The number of patients with organ failure who are on the waiting list for an organ transplant continues to rise every year. Currently, there are close to 118,000 patients, of whom 17, 000 are waiting for a new liver. On an average, 22 people will die today waiting for a new organ to become available.
Many new strategies have been developed by the liver transplant physicians to alleviate this shortage of deceased donor livers. Some of these include:
- use of older donors
- donors who are positive for hepatitis C or with previous hepatitis B virus infection
- split – liver grafts
- use of adult living donor transplants
The first live donor kidney transplant was performed in 1954 in Boston between a set of identical twins. The first live donor liver transplant using the left lobe was performed in 1989 between an adult to a child. This procedure was adopted to address a severe shortage of donors for children in need of a liver. However, using the left lobe for an adult recipient proved to be unacceptable because a larger volume of donated liver was required to address the higher metabolic needs of an adult. The first successful right lobe donation between two adults took place in 1994.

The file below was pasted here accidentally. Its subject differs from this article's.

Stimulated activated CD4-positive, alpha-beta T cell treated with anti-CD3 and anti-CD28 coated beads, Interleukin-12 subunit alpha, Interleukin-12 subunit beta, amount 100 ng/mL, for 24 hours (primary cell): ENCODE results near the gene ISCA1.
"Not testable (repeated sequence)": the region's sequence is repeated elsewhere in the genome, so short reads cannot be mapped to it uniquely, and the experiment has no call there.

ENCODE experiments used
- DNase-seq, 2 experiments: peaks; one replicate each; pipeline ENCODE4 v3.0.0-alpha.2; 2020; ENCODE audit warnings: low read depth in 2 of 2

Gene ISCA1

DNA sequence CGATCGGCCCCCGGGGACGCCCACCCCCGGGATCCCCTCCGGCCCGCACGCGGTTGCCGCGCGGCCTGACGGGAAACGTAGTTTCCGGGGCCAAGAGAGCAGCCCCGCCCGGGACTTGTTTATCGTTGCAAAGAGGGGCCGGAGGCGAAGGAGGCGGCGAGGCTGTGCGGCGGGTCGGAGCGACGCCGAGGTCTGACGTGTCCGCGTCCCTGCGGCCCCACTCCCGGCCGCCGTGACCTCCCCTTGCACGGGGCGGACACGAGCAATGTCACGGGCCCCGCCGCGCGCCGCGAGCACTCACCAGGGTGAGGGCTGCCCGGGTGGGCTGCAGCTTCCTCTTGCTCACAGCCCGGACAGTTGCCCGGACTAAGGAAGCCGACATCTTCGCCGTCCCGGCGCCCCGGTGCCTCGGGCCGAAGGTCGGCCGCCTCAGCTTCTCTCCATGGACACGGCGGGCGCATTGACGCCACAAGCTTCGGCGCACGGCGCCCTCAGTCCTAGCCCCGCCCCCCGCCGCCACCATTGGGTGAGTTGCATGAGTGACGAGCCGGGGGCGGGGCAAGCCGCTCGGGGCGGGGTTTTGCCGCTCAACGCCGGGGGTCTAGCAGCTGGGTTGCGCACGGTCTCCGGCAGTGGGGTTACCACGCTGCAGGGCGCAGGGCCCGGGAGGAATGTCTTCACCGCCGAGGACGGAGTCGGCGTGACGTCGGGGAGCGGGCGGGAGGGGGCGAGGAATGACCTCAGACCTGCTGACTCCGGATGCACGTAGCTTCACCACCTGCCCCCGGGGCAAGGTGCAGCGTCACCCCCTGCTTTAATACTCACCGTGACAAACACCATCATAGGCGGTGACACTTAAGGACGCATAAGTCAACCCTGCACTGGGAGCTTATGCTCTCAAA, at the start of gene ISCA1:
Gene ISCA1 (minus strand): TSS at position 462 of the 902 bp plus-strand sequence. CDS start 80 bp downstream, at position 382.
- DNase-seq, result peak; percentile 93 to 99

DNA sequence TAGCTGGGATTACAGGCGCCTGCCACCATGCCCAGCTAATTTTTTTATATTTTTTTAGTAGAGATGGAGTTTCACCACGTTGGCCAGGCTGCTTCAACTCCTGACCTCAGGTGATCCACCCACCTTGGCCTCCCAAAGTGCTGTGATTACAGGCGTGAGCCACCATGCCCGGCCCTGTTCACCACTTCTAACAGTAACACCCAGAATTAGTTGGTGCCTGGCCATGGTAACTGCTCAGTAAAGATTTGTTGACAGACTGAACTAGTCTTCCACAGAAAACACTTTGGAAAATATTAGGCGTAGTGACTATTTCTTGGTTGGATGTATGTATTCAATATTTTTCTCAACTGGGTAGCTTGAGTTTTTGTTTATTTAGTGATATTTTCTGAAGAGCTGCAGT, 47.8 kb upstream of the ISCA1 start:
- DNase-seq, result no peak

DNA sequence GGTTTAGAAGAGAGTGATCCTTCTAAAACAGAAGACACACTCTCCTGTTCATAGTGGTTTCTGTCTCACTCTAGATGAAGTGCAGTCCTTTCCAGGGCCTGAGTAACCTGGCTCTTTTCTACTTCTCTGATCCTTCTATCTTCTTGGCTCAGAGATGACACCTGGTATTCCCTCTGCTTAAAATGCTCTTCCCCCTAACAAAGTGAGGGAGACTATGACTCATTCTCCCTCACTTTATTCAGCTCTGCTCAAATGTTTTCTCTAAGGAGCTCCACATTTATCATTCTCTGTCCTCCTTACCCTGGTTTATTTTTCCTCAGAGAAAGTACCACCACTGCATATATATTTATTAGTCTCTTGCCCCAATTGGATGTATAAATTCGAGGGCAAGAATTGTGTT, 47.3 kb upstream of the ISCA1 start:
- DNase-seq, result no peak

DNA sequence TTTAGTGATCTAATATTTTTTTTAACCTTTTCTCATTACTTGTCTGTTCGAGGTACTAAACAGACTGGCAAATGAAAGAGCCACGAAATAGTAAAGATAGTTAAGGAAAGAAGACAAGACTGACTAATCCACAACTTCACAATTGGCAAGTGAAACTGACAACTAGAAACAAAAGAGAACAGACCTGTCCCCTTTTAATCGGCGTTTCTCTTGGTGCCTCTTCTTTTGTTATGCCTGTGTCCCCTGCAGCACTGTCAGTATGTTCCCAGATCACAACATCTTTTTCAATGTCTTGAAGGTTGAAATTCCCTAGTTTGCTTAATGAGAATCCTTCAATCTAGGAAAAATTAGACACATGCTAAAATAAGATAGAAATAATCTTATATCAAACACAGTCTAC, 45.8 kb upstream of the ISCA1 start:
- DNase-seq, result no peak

The advantages of a live donor liver transplant are many. These include:
- shortened waiting period
- increase in the number of donors in the overall organ pool
- decreased time that the graft needs to be on ice, known as cold ischemic time, which leads to better overall function for the recipient
- more time to optimize the recipient’s medical condition to ensure the best possible outcome after the procedure
Potential disadvantages are:
- complications of this major procedure in the donor, seen in approximately 15 to 20 % of the donors
- potential for mortality during or after the procedure
Liver regeneration occurs very quickly after the transplant. By eight weeks, studies have shown that the donor’s liver has grown by 99 % and the recipient’s liver has grown by 140 %.